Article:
Searching for a Heart (from Mr. Bad Example, 1992). This song contains one of David Letterman's favorite lines; indeed, one of Zevon's best lines: "They say love conquers all, you can't start it like a car, you can't stop it with a gun." This song is proof positive that Zevon could write a love song as well as anyone.

Bed of Coals (from Bad Luck Streak in Dancing School, 1980). Co-written with T-Bone Burnett, this is a powerful song with an eerily prophetic line: "I'm too old to die young and too young to die now."

Mr. Bad Example (from Mr. Bad Example, 1992). One critic offered an interesting comment about this polka-flavored tale of debauchery to the nth degree: the reviewer wondered why "no one thought to ask Zevon if it was autobiographical."

Desperadoes Under the Eaves (from Warren Zevon, 1976). Zevon has recorded gems, classics, and marvelous songs, but the crowning achievement of his career. If Warren Zevon's entire career can be summed up in one song, it's this masterpiece. Funny, sad, desperate -- all in the same song. Just as Zevon is ready to drink up "all the salty margaritas in Los Angeles," the air conditioner begins to hum -- complete with orchestration and backing vocals. What more could you want out of a song?

As with most Zevon fans, I'd much rather be celebrating than remembering. However, like most Zevon fans, I'm certainly thankful for the recordings he left us with. And, thanks to the recent release of the remaining two albums on CD that had previously been out of print for decades (1980's Stand in the Fire -- once hailed by Rolling Stone magazine as "one of the best live albums ever" -- and 1982's The Envoy), the catalog is complete and available on CD.

Saturday, January 19, 2008

Tom Dooley Hangs Down His Head for a Different Reason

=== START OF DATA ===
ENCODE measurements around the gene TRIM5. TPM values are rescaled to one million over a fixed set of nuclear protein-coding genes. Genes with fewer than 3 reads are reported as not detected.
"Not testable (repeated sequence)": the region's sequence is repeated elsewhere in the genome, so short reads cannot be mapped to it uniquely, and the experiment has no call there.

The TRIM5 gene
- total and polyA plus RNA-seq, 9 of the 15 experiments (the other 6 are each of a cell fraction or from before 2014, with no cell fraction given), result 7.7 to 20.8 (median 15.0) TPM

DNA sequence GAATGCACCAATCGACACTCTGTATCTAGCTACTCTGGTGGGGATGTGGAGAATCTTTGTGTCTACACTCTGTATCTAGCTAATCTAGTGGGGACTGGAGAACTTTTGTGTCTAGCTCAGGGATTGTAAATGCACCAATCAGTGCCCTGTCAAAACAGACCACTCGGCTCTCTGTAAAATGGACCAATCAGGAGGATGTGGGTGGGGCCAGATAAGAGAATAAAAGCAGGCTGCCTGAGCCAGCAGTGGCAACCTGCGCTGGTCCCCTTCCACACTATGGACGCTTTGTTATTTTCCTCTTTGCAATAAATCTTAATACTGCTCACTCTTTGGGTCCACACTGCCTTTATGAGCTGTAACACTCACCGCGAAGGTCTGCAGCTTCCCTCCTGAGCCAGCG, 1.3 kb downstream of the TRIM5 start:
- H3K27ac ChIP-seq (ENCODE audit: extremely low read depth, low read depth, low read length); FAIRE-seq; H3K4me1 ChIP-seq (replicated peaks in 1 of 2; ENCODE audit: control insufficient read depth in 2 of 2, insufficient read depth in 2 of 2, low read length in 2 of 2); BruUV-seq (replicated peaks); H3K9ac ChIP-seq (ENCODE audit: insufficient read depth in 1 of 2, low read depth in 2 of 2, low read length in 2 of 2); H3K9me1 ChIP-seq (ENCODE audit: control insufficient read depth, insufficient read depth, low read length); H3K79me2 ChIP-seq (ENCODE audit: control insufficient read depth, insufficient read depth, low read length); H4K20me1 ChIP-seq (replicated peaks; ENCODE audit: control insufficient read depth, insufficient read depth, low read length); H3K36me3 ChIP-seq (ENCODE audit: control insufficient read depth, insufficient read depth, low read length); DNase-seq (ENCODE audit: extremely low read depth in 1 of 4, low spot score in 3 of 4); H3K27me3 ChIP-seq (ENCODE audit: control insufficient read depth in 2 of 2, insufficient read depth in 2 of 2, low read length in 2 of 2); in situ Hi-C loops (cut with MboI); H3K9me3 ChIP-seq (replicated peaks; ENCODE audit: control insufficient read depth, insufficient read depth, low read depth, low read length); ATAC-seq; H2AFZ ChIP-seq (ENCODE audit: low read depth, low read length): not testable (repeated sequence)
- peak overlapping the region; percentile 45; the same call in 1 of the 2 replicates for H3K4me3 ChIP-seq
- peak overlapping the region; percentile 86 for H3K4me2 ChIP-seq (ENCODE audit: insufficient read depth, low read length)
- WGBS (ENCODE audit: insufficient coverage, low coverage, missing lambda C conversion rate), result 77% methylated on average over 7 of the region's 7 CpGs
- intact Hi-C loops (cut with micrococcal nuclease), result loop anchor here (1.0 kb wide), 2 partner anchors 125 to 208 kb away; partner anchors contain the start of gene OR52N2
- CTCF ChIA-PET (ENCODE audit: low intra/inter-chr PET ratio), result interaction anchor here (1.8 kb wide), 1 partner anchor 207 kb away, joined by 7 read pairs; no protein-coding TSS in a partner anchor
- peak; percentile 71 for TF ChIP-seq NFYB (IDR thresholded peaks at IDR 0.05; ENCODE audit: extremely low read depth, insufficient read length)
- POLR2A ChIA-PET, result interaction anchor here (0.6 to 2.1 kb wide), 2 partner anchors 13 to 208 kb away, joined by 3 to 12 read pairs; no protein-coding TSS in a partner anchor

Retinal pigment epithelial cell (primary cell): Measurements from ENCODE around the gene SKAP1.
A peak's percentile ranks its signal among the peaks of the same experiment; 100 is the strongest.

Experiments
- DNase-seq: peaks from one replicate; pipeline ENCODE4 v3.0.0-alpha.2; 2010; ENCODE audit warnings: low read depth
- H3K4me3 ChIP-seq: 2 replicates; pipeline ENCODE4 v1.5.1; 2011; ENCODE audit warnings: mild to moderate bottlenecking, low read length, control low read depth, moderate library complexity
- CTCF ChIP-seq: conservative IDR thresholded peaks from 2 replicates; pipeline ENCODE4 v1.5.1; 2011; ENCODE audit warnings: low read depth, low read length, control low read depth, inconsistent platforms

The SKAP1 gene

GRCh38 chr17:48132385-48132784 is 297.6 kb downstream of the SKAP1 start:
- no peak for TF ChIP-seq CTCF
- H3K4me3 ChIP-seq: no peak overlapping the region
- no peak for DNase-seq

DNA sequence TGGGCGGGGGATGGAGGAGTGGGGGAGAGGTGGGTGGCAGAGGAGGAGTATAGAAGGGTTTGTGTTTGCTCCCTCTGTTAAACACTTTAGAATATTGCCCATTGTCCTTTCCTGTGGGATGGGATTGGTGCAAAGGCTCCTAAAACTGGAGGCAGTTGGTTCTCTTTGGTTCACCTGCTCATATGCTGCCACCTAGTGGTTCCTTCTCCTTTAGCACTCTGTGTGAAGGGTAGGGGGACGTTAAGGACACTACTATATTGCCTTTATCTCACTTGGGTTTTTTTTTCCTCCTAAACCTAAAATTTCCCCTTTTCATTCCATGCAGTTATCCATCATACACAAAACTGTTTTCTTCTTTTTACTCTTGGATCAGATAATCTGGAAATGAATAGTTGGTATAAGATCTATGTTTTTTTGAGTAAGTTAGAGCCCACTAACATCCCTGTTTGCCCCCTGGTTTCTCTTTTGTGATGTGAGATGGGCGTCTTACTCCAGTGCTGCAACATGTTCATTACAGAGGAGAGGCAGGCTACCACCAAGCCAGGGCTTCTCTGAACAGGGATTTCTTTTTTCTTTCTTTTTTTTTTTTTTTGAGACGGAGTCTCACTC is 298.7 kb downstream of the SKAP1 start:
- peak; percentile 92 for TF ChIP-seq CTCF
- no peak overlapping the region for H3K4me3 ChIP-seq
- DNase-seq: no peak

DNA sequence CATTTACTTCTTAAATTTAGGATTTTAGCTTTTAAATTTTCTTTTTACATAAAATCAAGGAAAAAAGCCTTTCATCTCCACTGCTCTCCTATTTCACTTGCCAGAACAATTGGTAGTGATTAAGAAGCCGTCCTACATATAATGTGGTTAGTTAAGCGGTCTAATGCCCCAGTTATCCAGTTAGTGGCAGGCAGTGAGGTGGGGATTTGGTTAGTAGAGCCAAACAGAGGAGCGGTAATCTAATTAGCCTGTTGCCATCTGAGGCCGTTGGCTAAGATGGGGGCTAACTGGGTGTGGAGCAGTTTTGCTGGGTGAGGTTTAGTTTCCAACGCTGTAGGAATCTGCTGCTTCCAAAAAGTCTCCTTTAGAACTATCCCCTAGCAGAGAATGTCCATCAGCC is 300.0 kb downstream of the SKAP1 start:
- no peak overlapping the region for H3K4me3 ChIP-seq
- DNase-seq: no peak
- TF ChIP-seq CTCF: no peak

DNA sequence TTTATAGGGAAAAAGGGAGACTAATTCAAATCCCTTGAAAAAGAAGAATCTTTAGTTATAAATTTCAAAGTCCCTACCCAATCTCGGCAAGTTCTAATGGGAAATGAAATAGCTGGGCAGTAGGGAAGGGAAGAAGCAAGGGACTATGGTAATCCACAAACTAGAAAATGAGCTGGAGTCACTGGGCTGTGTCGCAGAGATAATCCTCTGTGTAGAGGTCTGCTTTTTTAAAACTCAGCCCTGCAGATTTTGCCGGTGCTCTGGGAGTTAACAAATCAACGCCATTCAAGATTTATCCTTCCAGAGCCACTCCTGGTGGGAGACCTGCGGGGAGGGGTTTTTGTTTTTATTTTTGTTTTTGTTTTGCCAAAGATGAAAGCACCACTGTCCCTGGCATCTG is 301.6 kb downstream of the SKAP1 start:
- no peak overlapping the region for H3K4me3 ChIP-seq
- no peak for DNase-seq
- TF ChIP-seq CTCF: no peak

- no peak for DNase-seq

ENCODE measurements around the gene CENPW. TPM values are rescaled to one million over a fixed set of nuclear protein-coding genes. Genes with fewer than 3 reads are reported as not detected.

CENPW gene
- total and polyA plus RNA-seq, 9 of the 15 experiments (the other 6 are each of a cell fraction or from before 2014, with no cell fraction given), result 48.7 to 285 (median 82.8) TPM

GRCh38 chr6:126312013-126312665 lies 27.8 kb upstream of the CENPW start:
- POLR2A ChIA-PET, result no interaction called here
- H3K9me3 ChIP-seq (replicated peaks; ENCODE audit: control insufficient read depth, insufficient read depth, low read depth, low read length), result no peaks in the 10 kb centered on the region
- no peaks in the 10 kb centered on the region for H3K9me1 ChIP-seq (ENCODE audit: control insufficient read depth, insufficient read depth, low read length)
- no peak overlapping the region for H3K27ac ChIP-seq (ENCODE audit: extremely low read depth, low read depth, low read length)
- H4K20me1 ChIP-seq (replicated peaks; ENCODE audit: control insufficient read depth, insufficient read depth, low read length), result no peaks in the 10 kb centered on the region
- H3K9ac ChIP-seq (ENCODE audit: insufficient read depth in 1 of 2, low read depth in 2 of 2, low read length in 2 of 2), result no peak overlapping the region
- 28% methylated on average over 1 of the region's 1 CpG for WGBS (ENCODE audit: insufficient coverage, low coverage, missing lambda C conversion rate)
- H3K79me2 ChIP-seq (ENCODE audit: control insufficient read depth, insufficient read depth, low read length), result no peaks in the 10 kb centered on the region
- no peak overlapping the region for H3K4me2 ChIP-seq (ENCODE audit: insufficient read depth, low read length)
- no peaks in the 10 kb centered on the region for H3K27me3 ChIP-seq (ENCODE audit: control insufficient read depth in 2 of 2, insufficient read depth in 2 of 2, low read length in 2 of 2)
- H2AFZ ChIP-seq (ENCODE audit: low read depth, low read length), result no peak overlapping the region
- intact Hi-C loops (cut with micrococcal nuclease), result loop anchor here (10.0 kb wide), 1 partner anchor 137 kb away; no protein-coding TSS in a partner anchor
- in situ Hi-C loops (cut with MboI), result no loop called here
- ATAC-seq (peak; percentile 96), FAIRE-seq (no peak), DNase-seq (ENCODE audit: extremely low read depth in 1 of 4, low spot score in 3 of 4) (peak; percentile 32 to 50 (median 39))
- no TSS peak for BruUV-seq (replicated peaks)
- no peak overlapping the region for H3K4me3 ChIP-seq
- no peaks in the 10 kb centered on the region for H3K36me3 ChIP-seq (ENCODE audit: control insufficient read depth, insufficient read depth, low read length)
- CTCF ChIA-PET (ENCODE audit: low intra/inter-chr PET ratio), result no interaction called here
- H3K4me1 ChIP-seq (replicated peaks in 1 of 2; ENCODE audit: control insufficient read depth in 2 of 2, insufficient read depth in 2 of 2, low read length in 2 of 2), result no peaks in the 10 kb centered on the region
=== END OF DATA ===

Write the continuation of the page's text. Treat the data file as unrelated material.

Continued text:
Category: News

John Stewart, a member of the Kingston Trio as well as a solo performer and songwriter, has died after suffering a massive stroke. The Kingston Trio's web site reports that Stewart died Thursday, January 17th.

Stewart was a well-known songwriter, having penned the song "Daydream Believer," which became a hit for the Monkees in pop and a country hit for Anne Murray. He had his own solo success with the 1979 song "Gold," which featured backing vocals by his longtime friend Stevie Nicks.

Stewart was a member of the legendary folk group the Kingston Trio from 1961-1968.

Stewart was 68.

Wednesday, January 9, 2008

An Under-the-Radar Obituary

Category: News

By now, most people have forgotten Ruth Wallis. Indeed, her risque songs wouldn't raise an eyebrow today. During the heyday of her career, however, she was banned in Boston, and her double entendre numbers such as "The Dinghy Song," "Johnny Has a Yo-Yo," and "Hopalong Chastity" were the scandal of the era. If you remember Rusty Warren (of "Knockers Up" fame), the best way to describe Wallis is that she made Rusty Warren look tame THEN.

Ruth Wallis died December 22, 2007 from complications of Alzheimer's disease. Her passing was just announced this week.

She was called "The Queen of the Party Song," and her sexual innuendos inspired a play, Boobs! The Musical: The World According to Ruth Wallis.

Wallis was 87.